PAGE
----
3 Ways to be a Strategist, Not a Tactician

“You need to be more strategic.” Many aspiring leaders have heard this type of feedback during a performance review or after giving a presentation. But what does it really mean? And how do you make the shift from being tactical to thinking and acting more strategically? Ever wondered if it’s even possible when you don’t have anyone to delegate to?

“I started out as the ultimate tactician,” says Dona Munsch, Vice President of Cloud Operations at NetApp. “I had this continuous drive to enjoy the intoxicating buzz of checking off things on my list.” It’s immediately gratifying to conquer a to-do list, but if you aspire to move beyond your current role, you’ll need to think and act more strategically.

In a leadership webinar titled “Transitioning from Tactician to Strategist,” I asked Munsch to describe how strategists and tacticians operate differently. She shared three shifts in mind-set to implement immediately, even if you don’t yet have direct reports.

1. What’s Your Time Horizon?

In the early days of her career, Munsch had a boss with a management style that she found inspirational. “She managed people in an amazing way,” recalls Munsch, who learned that the difference between tacticians and strategists is your time horizon.

Consider your current timeframe as you go about your day-to-day work. According to Munsch, if you want to be a strategist, not a tactician, each day, ask yourself: “What is my time horizon and where am I influencing? Is it for today, tomorrow, a year from now, or five years from now? Am I being very tactical in what I’m doing, focused on today and tomorrow, or am I looking toward things that will happen two years from now?” Shifting your attention away from what’s required of you in the near future and focusing on the longer-term encourages you to become more forward thinking, visionary, and strategic.

2. What’s The Scope Of Your Influence?

Another element to consider, continues Munsch, is your degree of influence. “I had some great mentors,” said Munsch—mentors who showed her how leaders at the next level operate. “I realized that you don’t have to be the one to do it to get it done. You can accomplish a lot through influence. You don’t have to ‘own’ a team to participate in highly influential activities that make a difference for your company, its customers, and employees.”

To expand your scope of influence, look for ways to build new relationships and expand your network. “Are you working with a few team members who report to the same leader as you do?” she says. “Or, are you influencing and working with a larger set, team to team, or with organizations that are not really part of your day-to-day role? Above all, are you developing your understanding of what life is like for them?”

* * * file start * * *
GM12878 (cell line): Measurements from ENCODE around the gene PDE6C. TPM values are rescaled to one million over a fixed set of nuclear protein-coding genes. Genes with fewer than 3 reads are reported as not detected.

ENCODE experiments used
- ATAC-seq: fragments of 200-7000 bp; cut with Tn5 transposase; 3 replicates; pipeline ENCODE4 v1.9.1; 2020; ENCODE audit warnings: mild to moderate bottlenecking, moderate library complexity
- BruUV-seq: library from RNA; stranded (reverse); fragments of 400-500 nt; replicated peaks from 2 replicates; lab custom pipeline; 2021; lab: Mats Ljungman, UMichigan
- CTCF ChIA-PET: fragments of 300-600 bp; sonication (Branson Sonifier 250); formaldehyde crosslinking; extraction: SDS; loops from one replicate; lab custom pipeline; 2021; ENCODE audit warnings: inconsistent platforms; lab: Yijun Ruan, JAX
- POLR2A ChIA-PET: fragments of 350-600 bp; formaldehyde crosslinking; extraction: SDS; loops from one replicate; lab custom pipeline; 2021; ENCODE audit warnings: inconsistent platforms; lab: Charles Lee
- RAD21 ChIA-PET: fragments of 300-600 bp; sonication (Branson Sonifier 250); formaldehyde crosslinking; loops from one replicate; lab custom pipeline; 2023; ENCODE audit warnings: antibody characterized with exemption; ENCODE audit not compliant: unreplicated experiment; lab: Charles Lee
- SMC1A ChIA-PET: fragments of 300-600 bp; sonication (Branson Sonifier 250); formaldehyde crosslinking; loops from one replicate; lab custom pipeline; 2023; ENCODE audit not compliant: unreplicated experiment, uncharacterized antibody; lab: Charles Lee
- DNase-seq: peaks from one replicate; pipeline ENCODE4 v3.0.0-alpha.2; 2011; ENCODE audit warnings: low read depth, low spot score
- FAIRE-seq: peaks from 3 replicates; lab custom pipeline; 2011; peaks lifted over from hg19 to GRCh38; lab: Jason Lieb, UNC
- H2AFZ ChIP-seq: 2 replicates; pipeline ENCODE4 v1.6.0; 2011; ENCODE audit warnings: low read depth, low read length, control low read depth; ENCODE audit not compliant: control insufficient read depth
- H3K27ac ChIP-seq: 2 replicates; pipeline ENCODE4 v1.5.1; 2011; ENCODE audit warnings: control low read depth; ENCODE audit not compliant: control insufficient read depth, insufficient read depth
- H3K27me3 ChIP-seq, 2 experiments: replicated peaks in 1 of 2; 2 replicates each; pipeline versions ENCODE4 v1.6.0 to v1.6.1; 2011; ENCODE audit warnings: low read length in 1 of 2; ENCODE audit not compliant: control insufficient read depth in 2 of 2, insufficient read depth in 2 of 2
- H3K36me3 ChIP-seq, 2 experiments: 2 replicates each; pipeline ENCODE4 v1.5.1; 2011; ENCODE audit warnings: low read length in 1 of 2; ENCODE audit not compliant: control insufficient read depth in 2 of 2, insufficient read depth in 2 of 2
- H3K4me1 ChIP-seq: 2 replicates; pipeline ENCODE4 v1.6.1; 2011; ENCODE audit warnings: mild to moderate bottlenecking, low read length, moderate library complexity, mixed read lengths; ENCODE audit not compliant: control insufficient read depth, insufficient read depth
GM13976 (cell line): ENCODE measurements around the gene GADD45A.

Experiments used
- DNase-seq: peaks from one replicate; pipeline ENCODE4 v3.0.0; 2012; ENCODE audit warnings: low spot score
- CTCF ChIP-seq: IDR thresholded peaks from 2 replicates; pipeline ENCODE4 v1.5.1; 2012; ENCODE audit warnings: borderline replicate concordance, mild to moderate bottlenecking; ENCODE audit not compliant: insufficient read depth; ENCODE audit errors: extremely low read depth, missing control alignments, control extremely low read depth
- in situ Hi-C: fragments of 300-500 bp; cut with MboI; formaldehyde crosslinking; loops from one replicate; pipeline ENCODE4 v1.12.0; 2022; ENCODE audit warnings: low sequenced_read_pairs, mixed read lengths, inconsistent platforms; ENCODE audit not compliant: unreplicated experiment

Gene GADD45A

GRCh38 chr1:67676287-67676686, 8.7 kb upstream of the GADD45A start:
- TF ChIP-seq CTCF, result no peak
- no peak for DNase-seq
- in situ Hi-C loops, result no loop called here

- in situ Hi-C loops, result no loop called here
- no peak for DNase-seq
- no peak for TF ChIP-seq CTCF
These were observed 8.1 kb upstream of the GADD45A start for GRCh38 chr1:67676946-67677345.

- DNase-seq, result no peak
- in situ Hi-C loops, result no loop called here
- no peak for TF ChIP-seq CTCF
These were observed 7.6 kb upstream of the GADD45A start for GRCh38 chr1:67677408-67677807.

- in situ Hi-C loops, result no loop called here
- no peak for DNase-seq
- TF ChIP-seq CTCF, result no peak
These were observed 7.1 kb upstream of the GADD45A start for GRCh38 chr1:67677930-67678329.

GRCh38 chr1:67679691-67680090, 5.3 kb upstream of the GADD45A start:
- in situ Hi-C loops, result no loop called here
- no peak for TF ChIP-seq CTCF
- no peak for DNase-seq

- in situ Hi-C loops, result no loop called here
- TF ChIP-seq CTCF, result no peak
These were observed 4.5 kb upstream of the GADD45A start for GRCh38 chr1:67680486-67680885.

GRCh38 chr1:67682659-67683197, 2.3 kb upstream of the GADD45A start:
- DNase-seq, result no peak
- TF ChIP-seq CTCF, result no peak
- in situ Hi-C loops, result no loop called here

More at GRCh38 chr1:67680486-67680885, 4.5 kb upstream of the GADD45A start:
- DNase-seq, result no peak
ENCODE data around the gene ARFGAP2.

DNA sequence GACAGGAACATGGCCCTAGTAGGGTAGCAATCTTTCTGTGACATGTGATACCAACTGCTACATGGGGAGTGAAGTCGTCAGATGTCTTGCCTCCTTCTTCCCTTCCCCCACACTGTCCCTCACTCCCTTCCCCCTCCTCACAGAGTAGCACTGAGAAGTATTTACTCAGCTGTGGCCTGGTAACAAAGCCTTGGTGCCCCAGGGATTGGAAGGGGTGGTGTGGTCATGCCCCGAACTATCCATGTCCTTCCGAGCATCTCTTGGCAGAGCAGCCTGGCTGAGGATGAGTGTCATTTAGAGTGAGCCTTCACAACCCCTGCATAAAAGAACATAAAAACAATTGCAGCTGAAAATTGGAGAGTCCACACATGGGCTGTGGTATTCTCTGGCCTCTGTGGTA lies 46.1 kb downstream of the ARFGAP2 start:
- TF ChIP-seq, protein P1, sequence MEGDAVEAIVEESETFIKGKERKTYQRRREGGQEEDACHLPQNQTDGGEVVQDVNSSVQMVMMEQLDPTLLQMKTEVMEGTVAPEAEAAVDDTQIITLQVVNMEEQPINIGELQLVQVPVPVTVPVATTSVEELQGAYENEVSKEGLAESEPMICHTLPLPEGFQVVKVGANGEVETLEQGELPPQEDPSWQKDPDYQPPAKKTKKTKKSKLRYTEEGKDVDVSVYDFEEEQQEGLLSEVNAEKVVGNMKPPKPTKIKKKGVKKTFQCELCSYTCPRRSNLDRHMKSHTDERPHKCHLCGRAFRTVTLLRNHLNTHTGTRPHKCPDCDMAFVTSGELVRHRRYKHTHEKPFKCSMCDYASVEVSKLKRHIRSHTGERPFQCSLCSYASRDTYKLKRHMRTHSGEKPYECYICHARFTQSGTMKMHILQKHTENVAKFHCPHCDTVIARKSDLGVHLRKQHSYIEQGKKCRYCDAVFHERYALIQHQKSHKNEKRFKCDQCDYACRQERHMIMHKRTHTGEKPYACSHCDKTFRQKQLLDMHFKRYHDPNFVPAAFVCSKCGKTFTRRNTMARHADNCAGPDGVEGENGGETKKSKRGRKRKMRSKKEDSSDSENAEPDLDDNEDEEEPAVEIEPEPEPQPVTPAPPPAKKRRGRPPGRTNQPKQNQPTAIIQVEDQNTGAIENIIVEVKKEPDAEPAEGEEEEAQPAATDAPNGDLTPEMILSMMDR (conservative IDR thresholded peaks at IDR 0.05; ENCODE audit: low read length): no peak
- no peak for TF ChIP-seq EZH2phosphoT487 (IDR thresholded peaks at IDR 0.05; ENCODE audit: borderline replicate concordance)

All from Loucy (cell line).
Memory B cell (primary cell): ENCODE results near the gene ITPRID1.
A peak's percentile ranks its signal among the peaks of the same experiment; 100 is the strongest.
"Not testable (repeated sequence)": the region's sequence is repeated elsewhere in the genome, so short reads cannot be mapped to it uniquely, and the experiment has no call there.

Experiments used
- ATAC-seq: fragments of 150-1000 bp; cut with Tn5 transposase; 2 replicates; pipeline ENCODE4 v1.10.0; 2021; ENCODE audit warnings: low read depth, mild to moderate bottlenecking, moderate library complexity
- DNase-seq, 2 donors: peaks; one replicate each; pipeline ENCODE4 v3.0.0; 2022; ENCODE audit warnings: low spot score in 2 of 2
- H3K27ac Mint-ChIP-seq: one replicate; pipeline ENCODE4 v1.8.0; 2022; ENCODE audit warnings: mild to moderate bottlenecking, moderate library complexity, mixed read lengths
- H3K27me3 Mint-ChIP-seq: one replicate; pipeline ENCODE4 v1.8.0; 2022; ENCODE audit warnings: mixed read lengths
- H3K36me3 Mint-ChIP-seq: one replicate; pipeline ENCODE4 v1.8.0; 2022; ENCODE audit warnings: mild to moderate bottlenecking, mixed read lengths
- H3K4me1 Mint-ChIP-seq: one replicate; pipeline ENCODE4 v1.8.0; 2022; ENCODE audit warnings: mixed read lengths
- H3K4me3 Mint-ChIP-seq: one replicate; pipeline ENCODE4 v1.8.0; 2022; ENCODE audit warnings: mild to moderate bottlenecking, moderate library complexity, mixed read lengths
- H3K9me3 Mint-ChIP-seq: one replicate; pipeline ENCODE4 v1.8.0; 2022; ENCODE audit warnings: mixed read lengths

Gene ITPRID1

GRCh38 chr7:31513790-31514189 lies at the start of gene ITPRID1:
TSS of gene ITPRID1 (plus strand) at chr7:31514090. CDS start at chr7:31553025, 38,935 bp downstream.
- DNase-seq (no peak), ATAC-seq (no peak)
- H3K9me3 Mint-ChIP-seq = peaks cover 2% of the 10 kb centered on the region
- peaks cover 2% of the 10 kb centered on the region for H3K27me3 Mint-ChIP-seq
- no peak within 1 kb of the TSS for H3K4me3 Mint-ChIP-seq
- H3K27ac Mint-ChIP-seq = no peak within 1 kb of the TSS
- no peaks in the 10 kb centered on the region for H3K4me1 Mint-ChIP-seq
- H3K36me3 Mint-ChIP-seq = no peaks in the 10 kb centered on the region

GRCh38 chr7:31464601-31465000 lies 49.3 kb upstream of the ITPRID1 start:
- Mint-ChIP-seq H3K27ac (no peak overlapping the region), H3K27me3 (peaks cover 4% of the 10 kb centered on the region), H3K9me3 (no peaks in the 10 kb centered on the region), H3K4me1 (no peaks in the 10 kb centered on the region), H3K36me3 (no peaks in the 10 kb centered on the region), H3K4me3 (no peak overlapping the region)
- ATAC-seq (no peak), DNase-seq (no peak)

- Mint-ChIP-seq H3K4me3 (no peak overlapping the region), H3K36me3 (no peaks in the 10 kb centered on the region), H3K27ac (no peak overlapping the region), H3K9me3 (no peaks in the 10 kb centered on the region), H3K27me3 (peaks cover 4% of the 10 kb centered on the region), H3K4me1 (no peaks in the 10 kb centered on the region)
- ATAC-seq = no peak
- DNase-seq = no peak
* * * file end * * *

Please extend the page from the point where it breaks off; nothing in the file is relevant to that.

Munsch recommends asking yourself: “Is there something that I do in my role that could be of value to others? How can I help this person, their team, or the organization be better?” The more you can understand what’s important to others and facilitate their success, the more skilled you’ll become at engaging them to collaborate with you to make things happen. That’s what influencers do.

3. What’s The Extent Of The Change You’re Driving?

“The last part of being strategic is the degree of change that you’re looking to drive,” says Munsch. A tactician chips away at the kind of goals that don’t threaten the status quo, or require them to build new networks or learn new skills. Meanwhile, a strategist sets out to create the type of ground-breaking change that requires a completely different way of thinking and operating.

“Another element that differentiates tactical execution from strategic action is what I would consider ‘irreversible change,’ a change that can’t be undone,” says Munsch. So to become more strategic, scale up your aspirations. Go after driving broad, sweeping change. “Tell your story of where things are going to be five years from now,” says Munsch. “Not what needs to be done today, and not what’s going to break tomorrow, but a much more aspirational view.

“When you’re talking strategy, long-term goals, and transformational change, your arms should be out wide and big and moving like you’re conducting,” says Munsch. “You can’t do that with T-Rex arms.”

So to be a strategist (not a tactician) look to the future, expand your scope of influence, and drive larger-scale change. How will you put these three distinctions to use?

This article appeared in Forbes on January 14, 2017.

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Jo Miller

A leading authority on women’s leadership, Jo Miller is a sought-after, dynamic, and engaging speaker, delivering more than 70 speaking presentations annually to audiences of up to 1,200 women. Her expertise lies in helping women lead, climb, and thrive in their corporate careers. Jo has traveled widely in Europe, North America, Asia Pacific, and the Middle East to deliver keynotes and teach workshops for women’s leadership conferences, women’s professional associations, and Fortune 1000 corporate women’s initiatives. Jo is CEO of leadership development, consulting and research firm Be Leaderly. Learn more about her speaking engagements at www.JoMiller.net and follow @Jo_Miller on Twitter.

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